If the S.M.G. is talking about you with her S.M.G. clique, you have a few options.  You can 1) ignore them, 2) laugh it off, or 3) stare them right in the eyes.  Whatever you do, look super confident (head up, shoulders back) so not to appear intimidated.  Don’t look at the ground or act schlumpy.  Always appear poised and in control, and never resort to physical violence!  

It’s hard but try not to cry.  If the S.M.G. sees peer-tears, she knows she “has you,” which is what she wants – power and control.

Know that chances are the S.M.G. will get tired of picking on you and stop.  She rarely sticks with one victim and you probably aren’t her only target.  Just remember that you’re awesome and she’s obviously jealous of something you possess (beauty, brains, personality, all three).  Stick with your own group of friends who love you.


THE CYBERBULLY

S.M.G.’s are bad, but there is a world of difference between her and the cyberbully.  With just the click of a mouse, a cyberbully can ruin someone’s life – permanently.  It’s a serious offense and in a few extreme cases has even led to suicide.

First, know what a cyberbully is.  A cyberbully:

1. Pretends they are someone else online in order to trick or obtain information
2. Spreads lies and rumors about other people
3. Sends or forwards hurtful messages or texts  
4. Posts pictures of others without their consent or in embarrassing situations, like changing in the locker room.

This is nothing to fool around with.  If you come across a cyberbully, identify them and block all communication.  Go and report it to an adult immediately, such as a teacher, counselor, or parent.  And never, ever retaliate with your own cyber attack.  For more information, there are helpful websites such as Stopcyberbullyingnow.com

Thursday, March 20, 2014

How to be a Great B.F.F.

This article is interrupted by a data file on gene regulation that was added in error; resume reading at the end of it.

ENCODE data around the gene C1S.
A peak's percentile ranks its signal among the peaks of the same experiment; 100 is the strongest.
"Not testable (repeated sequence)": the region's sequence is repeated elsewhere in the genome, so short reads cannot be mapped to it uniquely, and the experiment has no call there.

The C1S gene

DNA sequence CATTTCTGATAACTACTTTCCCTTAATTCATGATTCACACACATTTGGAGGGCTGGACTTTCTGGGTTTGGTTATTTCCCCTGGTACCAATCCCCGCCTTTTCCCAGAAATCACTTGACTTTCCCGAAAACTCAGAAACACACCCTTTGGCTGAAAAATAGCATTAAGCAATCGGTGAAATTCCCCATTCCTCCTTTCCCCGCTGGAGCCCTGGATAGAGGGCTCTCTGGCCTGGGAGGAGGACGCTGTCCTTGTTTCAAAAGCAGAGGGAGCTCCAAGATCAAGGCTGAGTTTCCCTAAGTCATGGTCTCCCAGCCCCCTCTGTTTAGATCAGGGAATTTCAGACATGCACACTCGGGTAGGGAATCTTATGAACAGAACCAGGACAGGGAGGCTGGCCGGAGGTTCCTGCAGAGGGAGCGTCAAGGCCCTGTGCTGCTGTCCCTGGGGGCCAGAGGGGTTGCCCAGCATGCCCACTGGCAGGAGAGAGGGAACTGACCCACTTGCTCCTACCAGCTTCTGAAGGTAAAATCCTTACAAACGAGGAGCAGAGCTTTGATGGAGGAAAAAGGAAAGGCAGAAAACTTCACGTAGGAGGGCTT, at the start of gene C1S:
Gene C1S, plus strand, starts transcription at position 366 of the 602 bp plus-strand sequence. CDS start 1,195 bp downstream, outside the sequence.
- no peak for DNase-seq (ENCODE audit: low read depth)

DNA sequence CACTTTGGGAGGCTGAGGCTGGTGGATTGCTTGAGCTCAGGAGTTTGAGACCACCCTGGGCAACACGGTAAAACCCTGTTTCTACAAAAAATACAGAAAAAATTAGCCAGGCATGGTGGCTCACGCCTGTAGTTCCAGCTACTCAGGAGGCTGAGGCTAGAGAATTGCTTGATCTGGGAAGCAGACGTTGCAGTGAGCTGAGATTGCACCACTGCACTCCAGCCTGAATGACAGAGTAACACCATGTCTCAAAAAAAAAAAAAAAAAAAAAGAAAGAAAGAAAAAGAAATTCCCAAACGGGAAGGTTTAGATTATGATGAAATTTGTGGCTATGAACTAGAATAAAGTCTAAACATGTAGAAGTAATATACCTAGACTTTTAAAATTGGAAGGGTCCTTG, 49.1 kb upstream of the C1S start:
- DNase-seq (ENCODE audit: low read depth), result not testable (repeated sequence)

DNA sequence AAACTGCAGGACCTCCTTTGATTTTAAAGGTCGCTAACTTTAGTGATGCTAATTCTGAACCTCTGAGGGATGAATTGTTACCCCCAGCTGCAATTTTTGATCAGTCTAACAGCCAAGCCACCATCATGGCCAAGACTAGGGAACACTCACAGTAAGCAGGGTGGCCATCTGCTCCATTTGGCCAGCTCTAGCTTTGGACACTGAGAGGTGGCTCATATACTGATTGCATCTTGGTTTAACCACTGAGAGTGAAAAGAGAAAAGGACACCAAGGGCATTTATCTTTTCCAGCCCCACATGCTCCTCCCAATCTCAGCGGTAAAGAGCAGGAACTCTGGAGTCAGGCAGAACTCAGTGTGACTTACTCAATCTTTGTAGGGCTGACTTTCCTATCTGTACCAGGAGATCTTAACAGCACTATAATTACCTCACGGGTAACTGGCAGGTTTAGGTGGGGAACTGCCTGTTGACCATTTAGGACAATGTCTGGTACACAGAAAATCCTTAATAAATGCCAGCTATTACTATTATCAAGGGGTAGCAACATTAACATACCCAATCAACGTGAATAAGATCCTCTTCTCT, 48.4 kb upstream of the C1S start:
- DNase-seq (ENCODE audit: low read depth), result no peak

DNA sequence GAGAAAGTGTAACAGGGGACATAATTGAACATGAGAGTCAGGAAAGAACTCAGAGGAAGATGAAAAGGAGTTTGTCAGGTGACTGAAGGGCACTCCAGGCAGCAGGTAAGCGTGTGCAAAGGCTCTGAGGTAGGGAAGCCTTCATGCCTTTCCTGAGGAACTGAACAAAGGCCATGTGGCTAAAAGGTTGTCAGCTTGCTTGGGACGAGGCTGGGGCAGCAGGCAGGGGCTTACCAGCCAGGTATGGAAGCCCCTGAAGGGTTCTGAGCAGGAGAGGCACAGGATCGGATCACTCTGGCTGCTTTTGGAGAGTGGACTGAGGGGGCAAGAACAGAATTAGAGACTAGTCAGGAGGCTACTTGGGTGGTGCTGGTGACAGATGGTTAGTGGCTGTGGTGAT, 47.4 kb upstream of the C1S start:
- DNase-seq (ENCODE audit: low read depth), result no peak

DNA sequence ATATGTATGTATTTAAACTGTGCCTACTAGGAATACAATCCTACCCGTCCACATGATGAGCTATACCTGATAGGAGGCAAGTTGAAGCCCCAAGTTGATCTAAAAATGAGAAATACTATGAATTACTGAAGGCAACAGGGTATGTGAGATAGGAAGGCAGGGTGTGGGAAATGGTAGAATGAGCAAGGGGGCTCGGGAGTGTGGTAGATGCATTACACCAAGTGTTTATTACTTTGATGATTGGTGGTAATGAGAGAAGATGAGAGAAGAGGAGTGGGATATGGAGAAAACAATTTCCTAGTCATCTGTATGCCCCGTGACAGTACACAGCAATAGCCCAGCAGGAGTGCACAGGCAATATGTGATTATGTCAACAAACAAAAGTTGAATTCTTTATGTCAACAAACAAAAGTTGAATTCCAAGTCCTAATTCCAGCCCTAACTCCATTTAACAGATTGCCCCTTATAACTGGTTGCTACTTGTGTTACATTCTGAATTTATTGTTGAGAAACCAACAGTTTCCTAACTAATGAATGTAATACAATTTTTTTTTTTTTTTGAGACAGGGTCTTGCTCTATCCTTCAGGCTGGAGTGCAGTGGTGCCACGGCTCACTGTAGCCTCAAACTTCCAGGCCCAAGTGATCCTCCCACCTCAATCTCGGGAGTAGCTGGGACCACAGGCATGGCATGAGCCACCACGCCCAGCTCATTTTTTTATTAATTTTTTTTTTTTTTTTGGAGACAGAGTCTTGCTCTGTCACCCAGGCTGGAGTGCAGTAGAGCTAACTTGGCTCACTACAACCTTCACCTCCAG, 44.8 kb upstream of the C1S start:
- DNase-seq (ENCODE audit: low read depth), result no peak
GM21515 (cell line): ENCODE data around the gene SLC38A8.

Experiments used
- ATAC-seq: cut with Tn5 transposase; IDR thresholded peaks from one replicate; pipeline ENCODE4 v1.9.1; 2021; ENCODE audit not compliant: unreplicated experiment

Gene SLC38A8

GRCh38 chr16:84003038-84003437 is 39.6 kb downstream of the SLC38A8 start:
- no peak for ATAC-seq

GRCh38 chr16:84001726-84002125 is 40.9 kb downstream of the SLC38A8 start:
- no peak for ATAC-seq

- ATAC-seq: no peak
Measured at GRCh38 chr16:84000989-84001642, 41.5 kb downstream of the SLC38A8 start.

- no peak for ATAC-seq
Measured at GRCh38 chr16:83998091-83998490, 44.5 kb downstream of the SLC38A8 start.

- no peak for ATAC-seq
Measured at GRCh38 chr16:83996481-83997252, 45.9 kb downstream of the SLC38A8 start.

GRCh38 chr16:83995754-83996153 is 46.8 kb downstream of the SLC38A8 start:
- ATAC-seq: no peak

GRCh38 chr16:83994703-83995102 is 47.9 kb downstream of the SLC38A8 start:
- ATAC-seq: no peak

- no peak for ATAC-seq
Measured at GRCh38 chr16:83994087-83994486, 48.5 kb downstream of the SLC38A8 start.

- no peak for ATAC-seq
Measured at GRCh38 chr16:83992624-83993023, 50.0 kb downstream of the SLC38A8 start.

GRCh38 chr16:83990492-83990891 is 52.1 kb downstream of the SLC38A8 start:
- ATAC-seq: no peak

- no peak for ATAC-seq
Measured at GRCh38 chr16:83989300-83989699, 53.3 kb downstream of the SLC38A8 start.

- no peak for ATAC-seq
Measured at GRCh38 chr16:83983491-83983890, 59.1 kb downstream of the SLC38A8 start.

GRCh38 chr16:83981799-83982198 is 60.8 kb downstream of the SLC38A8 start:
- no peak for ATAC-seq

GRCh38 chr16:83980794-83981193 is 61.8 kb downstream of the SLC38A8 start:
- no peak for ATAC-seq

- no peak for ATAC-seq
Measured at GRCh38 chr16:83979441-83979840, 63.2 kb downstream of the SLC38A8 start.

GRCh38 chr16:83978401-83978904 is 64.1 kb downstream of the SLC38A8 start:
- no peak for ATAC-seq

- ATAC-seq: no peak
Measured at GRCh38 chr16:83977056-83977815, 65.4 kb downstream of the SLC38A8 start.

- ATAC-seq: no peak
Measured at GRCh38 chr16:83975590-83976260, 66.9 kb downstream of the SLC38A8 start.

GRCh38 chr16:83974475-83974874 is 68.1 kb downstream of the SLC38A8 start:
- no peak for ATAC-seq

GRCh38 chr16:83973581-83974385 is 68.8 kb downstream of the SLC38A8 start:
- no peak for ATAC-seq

An Excerpt From the Award-Winning Tell-All
Lucy and CeCee's How to Survive (and Thrive) in Middle School 

If you’re lucky enough to have a B.F.F., you should value and treasure her.  Someone you can laugh and cry with, dream and gripe with, who loves you at your best and accepts you at your worst is a gift under ordinary circumstances.  In middle school, it’s a blessing.

On the other hand, if you don’t have a B.F.F., don’t stress.  Friendships take time to foster and grow.  Here are some ways to get and keep a B.F.F.:

Be true to yourself.  Don’t ever act like someone you’re not or compromise your principles.  

Listen as much as you talk.  Give advice only when asked for or when necessary.

Be trustworthy.  Keep secrets secret.

Spend time together.  Like a plant, friendships need to be tended to or they die.

Find activities you both like to do together, whether it be shopping, scrapbooking, or cochillin’ on the biPod.

Praise her for her accomplishments and she should do the same for you.  Be each other’s secret cheerleaders.

Don’t be overly competitive.

Avoid jealousy.  Obviously your friend is going to have some qualities you find admirable or you wouldn’t be friends with her.  Nonetheless you shouldn’t envy those things.  If you are the jealous type, work on your own self-esteem and be grateful for what you have.

The B.F.F. Tiff

All B.F.F.’s squabble once in a while.  When you do have an argument, give your B.F.F.  some time and space to reflect about the situation.  Then talk it out and really listen to her concerns and ask that she do the same for you.  In the interim, don’t bad mouth or start rumors about her.  If you both respect the relationship, your squabble should blow over and you’ll be B.F.F.’s again before you know it.


SECRET THOUGHTS BY LUCY:
 CeCee and I have been B.F.F.’s since our sandbox days.  Sure we get into little tiffies, like the time she wouldn’t let me copy her homework.  But we get over it.  We’ll be B.F.F.’s for a long time I’m sure, although lately I worry that she could get into the Kandi Klass Club.  I see Kandi trying to talk to her like she’s someone really cool.  It freaks me out and makes me all crazy with jealousy.  Also, CeCee is so pretty, it’s scary - especially when she takes off her glasses.  I curse the day she gets contacts.

SECRET THOUGHTS BY CECEE: